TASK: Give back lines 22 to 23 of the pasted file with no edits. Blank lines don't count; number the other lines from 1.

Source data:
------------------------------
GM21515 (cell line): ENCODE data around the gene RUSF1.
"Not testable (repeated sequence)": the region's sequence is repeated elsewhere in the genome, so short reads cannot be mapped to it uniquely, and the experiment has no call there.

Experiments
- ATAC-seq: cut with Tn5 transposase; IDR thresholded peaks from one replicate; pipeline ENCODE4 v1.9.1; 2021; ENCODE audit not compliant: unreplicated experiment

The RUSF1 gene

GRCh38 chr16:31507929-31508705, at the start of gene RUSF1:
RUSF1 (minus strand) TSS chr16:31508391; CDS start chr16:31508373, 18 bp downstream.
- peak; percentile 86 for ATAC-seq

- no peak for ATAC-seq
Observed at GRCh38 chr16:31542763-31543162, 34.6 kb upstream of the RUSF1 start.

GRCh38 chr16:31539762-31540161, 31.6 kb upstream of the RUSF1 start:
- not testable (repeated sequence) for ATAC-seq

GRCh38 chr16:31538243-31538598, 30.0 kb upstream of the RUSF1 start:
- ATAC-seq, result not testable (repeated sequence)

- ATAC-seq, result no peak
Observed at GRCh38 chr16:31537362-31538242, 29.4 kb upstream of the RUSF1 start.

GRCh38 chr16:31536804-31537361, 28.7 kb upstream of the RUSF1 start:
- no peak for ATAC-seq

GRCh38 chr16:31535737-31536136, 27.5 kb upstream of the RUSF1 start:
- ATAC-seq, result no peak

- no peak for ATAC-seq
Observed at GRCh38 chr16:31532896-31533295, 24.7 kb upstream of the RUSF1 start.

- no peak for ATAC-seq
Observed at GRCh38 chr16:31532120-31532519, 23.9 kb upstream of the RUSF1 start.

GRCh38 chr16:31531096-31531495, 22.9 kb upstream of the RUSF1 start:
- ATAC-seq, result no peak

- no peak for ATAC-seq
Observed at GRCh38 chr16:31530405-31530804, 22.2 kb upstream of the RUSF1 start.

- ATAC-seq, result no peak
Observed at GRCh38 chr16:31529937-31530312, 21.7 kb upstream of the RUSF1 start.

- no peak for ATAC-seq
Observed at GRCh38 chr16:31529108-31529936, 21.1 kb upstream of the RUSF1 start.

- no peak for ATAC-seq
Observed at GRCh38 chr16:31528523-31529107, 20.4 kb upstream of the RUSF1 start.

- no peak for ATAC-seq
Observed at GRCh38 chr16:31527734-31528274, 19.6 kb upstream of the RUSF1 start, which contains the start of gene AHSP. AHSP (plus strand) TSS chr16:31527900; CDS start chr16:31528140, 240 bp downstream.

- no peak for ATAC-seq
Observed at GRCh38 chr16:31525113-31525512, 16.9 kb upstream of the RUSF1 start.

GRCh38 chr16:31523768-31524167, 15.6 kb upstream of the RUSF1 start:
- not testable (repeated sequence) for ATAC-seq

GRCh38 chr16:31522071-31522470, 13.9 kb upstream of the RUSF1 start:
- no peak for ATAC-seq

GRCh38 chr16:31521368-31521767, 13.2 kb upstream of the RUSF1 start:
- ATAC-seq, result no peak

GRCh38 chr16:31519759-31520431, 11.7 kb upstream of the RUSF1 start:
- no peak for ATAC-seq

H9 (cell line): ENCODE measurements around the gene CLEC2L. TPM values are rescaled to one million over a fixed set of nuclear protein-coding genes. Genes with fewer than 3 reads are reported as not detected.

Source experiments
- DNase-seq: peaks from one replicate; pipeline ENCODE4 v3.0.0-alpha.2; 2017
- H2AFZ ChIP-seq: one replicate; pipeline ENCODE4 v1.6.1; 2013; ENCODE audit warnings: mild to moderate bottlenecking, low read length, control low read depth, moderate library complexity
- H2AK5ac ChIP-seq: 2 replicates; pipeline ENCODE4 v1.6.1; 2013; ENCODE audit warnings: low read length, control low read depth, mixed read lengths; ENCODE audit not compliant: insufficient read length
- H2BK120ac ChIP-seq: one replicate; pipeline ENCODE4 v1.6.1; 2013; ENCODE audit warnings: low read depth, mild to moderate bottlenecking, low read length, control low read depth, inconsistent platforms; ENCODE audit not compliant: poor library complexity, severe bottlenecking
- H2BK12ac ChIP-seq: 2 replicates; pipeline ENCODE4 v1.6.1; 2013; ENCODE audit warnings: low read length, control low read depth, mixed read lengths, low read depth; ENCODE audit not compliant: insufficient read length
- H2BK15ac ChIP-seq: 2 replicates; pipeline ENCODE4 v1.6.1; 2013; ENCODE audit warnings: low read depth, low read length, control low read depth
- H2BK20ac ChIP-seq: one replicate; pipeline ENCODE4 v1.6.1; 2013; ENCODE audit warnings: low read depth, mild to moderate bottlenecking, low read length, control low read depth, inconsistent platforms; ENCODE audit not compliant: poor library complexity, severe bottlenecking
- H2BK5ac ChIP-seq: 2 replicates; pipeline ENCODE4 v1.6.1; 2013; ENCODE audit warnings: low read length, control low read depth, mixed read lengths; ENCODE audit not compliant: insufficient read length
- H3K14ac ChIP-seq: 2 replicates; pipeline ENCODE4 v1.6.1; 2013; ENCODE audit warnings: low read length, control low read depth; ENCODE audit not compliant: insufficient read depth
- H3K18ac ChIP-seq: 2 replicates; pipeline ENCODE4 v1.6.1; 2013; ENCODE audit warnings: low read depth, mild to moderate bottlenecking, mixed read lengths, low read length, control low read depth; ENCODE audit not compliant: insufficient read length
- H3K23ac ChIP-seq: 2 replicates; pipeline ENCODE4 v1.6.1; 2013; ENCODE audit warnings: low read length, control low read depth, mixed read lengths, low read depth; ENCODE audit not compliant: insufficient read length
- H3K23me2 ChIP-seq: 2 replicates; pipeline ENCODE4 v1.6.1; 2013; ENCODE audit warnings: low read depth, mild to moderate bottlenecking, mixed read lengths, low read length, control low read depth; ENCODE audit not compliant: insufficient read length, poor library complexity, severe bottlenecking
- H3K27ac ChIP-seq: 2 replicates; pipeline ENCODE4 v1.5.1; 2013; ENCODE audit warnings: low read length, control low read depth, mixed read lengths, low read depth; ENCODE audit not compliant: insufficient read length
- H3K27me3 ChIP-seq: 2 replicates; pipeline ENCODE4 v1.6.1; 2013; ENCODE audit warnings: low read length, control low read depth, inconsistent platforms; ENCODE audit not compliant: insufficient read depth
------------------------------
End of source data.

Observed at GRCh38 chr16:31532896-31533295, 24.7 kb upstream of the RUSF1 start.

- no peak for ATAC-seq